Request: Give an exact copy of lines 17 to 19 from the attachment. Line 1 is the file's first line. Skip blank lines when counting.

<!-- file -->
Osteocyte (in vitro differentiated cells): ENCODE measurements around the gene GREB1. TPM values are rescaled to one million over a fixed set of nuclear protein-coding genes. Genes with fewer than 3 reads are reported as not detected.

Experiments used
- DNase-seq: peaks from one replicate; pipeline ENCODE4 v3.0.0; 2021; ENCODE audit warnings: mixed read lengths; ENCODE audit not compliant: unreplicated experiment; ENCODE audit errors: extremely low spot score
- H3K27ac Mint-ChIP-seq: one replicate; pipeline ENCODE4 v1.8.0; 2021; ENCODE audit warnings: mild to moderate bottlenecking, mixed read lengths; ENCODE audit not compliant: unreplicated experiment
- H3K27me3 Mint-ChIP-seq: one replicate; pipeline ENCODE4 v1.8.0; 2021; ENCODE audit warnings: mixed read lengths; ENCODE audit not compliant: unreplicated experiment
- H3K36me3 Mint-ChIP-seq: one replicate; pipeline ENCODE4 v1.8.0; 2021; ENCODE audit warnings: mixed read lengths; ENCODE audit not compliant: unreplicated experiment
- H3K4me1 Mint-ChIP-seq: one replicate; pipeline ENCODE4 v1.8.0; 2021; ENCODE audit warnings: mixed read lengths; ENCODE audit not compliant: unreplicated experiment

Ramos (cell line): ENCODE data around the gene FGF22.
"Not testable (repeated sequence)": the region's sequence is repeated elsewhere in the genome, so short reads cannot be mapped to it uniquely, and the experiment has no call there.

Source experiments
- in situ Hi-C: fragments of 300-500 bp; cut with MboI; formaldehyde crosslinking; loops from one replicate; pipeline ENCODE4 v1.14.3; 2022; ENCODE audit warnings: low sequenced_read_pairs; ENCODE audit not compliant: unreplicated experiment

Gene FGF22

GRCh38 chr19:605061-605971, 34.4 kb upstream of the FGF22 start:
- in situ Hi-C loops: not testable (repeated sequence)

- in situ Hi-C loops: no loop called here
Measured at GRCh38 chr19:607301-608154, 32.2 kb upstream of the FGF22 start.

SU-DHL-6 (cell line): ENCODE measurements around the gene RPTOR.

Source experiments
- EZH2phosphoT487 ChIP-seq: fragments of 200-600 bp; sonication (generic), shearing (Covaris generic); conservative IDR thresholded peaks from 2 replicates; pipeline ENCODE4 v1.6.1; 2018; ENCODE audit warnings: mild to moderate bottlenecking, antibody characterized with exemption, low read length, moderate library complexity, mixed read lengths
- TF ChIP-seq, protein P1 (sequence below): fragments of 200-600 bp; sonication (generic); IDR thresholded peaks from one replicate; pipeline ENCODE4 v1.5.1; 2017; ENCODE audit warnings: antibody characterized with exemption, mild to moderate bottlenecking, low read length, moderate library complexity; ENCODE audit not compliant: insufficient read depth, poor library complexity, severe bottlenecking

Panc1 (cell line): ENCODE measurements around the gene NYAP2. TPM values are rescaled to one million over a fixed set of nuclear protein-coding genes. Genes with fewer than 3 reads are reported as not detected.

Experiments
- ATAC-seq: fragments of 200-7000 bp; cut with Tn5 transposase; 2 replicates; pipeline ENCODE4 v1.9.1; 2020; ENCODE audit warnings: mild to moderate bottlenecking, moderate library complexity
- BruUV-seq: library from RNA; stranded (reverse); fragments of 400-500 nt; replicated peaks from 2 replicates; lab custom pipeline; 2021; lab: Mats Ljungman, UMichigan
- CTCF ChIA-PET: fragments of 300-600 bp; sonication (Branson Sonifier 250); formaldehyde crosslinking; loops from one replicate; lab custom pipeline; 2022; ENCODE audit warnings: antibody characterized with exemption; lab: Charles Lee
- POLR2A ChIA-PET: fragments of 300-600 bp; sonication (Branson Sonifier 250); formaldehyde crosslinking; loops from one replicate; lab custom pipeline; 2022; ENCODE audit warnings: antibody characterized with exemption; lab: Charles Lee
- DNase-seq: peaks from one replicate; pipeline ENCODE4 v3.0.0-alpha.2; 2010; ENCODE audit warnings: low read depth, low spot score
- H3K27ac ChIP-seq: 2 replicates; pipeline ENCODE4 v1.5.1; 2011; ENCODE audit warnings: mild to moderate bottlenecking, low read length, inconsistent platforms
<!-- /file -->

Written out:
SU-DHL-6 (cell line): ENCODE measurements around the gene RPTOR.

Source experiments
- EZH2phosphoT487 ChIP-seq: fragments of 200-600 bp; sonication (generic), shearing (Covaris generic); conservative IDR thresholded peaks from 2 replicates; pipeline ENCODE4 v1.6.1; 2018; ENCODE audit warnings: mild to moderate bottlenecking, antibody characterized with exemption, low read length, moderate library complexity, mixed read lengths